Experts call for end to global inequalities in access to pain medication for cancer sufferers
Action is needed now to ease the suffering of the millions of cancer sufferers around the world who are forced to go without adequate pain treatment.
GAPRI is expected to play a major role in meeting World Cancer Declaration target eight - one of 11 targets which, if achieved, will help reverse the cancer epidemic by 2020. Meeting today at the 2010 World Cancer Leader’s Summit, the Union for International Cancer Control (UICC), American Cancer Society, LIVESTRONG, World Economic Forum and the World Health Organization are uniting to back the new initiative.
“Irrespective of where they live, all cancer patients deserve access to effective pain medication. GAPRI is an extremely important programme to help tackle what we feel is a basic human right”, comments UICC's President Professor David Hill. “We are calling on Governments and decisions makers worldwide to support our programme and help us eradicate unnecessary pain and suffering for millions worldwide.”
The pain of cancer can be safely and effectively treated through the use of opioid analgesics, such as morphine. However, according to the WHO, an estimated five billion people live in countries with limited or no access to controlled medicines. Furthermore, in the majority of these countries even the most basic treatment for moderate to severe pain is still extremely limited.1 Inequality in access to pain medication for cancer patients must be addressed.
Using the UICC's voice, networks and resources, GAPRI will promote the need to meet World Cancer Declaration target eight, which states, “effective pain control measures will be available universally to all cancer patients in pain”. Plans include engaging at an international level – including with relevant UN agencies – and stimulating national action in key countries.
The incidence and burden of cancer is huge. Cancer kills more people on a global scale than AIDS, malaria and TB combined. Nearly 12.7 million cases and 7.6 million deaths due to the disease were reported in 2008. Without significant action to address these premature deaths, preventable and curable cancers will continue to kill millions of people worldwide.
The global cancer epidemic is set to continue rising, placing further strains on both individuals and their families, and the societies in which they live. The number of cancer cases and related deaths worldwide is estimated to double over the next 20-40 years. With the greatest increase expected in low- and middle-income countries, those least equipped to cope with both the social and economic impact of the disease. By 2030 it is believed that there will be 26 million new cancer cases and 17 million cancer deaths per year.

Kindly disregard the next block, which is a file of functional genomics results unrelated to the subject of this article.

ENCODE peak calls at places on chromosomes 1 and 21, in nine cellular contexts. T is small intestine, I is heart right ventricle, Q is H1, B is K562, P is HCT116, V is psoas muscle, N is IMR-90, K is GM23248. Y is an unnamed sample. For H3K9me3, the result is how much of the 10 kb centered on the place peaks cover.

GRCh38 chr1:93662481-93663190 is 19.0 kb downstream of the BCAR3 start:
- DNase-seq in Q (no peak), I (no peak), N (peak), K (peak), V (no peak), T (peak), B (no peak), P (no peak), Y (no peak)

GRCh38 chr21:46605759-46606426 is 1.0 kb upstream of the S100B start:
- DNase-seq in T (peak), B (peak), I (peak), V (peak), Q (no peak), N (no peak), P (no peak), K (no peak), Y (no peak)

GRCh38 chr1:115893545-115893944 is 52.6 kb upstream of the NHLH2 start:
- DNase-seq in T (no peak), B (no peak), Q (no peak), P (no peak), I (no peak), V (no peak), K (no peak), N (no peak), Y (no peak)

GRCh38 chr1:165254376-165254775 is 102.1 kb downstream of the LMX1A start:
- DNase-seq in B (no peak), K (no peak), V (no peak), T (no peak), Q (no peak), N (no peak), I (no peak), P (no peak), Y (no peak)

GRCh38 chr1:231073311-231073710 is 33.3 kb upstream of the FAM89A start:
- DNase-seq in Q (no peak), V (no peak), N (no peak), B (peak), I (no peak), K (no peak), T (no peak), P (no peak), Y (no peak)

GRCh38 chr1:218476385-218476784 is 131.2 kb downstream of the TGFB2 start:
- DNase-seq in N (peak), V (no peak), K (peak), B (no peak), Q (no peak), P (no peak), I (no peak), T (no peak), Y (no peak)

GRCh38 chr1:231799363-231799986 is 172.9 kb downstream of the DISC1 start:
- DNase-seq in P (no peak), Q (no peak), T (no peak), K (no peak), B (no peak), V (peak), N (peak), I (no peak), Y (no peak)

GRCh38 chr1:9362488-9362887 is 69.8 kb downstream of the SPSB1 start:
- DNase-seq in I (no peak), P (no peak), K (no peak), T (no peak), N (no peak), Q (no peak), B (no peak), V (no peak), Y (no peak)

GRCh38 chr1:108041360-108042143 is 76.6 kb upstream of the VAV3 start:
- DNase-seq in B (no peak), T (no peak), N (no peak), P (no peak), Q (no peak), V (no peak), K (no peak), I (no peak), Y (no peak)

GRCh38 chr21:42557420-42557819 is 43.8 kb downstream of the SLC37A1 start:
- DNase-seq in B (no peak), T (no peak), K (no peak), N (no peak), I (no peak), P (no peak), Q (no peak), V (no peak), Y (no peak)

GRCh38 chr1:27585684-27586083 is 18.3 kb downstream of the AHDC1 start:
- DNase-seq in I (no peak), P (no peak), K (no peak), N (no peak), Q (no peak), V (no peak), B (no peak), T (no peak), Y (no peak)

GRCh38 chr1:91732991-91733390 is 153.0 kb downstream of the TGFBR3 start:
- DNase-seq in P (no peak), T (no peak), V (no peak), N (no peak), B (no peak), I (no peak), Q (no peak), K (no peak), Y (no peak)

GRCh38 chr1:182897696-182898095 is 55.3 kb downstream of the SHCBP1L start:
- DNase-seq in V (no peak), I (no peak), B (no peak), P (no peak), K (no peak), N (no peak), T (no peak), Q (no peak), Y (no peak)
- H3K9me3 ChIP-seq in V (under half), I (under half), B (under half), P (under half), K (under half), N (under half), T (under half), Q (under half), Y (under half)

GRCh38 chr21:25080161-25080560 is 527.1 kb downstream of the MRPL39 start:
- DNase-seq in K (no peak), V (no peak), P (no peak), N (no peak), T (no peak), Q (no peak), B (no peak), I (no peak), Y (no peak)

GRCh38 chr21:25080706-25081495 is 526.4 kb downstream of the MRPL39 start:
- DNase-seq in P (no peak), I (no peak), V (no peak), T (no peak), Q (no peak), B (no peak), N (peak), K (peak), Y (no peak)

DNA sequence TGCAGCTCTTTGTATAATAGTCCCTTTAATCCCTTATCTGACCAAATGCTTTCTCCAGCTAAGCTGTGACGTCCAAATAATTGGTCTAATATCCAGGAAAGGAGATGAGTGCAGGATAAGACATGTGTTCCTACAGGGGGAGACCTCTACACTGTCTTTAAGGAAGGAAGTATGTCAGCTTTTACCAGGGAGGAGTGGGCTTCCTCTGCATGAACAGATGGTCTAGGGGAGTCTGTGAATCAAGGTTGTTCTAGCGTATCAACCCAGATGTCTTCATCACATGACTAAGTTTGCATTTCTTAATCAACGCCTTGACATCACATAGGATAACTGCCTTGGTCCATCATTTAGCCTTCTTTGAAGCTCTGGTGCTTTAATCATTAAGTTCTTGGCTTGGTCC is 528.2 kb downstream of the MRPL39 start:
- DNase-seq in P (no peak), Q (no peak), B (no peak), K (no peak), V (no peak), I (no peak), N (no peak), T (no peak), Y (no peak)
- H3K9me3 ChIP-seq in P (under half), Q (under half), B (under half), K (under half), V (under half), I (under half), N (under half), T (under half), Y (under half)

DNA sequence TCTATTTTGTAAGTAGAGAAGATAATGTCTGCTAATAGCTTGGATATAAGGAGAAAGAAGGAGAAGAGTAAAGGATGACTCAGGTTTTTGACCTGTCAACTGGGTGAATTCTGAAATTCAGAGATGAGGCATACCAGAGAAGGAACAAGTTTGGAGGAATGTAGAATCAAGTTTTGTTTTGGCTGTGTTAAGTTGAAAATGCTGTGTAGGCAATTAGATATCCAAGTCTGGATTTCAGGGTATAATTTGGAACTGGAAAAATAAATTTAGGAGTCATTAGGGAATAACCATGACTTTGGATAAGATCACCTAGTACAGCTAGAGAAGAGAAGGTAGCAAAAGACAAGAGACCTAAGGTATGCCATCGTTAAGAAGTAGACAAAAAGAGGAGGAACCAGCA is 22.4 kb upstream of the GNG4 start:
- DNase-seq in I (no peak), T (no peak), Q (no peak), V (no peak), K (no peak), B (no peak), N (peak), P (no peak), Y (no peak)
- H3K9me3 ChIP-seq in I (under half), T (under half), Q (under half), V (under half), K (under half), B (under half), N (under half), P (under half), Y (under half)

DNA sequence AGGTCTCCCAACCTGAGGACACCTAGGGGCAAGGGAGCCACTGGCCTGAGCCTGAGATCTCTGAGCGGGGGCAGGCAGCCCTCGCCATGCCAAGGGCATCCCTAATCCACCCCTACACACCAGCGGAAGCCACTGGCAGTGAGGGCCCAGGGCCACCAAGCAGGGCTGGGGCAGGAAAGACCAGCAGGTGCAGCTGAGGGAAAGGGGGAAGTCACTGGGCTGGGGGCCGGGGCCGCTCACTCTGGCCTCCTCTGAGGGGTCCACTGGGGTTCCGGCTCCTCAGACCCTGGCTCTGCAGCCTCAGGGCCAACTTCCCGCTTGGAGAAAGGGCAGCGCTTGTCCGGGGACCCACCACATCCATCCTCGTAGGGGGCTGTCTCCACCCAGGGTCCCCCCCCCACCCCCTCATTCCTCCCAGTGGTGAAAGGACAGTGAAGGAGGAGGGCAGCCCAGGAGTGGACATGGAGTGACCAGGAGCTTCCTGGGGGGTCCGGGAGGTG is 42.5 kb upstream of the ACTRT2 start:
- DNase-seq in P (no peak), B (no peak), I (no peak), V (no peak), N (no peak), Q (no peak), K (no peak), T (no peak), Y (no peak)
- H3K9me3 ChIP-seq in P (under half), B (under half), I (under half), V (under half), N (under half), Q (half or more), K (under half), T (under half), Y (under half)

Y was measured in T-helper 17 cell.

About the World Cancer Leaders’ Summit
The purpose of the World Cancer Leaders’ Summit is to:
- Raise awareness of the global cancer epidemic among individuals who have the potential to mobilise change and make cancer a global health priority
- Facilitate the sharing of ideas on innovative ways to reverse the global cancer epidemic and ensure sustainability of response
- Define compelling messages that can be tailored to different settings and give momentum to the global call to action on cancer
- Create a global force that can galvanise politicians and policy makers into tackling this impending disaster and saving countless lives
The theme of the 2010 Summit,“It’s Everyone’s Business”, aims to reinforce the fact that cancer touches everyone — young, old, women and men alike. Despite the remarkable advances in medical science and research, cancer still claims the lives of close to eight million people each year. Without significant improvement, over 17 million people per year will die from cancer by 2030.
Led by UICC President Professor David Hill, the Global Access to Pain Relief Initiative (GAPRI) aims to help make effective pain control measures available universally to all cancer patients - target eight of UICC's World Cancer Declaration.
Joining Professor Hill on the GAPRI Advisory Committee are Dr Jim Cleary, Pain and Policy Studies Group, University of Wisconsin, US; Professor Kathy Foley, Memorial Sloan Kettering Cancer Center, New York; Mr Nathan Grey, National Vice President for International Affairs at the American Cancer Society (observer); and Liliana De Lima, Executive Director for the International Association for Hospice and Palliative Care.